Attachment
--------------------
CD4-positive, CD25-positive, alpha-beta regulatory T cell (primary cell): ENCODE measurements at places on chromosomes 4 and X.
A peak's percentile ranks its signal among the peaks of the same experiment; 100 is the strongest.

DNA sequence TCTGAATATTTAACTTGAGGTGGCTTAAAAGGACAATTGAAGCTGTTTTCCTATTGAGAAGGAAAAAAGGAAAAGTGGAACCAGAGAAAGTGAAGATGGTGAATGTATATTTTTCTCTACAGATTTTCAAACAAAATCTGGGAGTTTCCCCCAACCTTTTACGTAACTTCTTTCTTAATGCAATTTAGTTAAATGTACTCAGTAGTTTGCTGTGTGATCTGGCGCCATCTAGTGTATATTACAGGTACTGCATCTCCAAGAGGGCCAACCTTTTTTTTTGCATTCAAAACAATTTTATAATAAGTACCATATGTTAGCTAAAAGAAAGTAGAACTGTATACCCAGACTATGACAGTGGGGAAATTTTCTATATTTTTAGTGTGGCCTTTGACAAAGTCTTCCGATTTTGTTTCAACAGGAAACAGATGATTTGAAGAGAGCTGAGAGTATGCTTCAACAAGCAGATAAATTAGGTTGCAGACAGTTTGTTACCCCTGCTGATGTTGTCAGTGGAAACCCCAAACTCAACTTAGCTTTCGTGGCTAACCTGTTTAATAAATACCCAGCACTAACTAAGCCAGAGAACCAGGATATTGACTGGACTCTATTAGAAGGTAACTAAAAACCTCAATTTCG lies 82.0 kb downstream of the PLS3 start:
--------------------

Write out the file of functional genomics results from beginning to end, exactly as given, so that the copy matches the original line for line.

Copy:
CD4-positive, CD25-positive, alpha-beta regulatory T cell (primary cell): ENCODE measurements at places on chromosomes 4 and X.
A peak's percentile ranks its signal among the peaks of the same experiment; 100 is the strongest.

DNA sequence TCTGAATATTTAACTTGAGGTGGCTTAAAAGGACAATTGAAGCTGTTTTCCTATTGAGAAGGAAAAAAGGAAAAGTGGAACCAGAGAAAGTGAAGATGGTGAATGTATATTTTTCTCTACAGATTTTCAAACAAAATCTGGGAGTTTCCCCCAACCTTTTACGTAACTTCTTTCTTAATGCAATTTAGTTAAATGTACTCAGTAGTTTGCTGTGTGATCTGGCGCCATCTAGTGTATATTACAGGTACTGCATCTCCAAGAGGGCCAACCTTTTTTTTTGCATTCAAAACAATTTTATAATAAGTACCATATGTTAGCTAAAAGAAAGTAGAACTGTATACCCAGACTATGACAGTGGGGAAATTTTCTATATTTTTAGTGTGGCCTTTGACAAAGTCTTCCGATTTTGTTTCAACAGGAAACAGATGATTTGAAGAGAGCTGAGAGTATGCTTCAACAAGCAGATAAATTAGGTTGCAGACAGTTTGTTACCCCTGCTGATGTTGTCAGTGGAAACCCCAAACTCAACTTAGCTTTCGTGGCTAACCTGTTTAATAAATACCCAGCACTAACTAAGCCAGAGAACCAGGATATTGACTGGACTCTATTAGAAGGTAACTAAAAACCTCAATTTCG lies 82.0 kb downstream of the PLS3 start: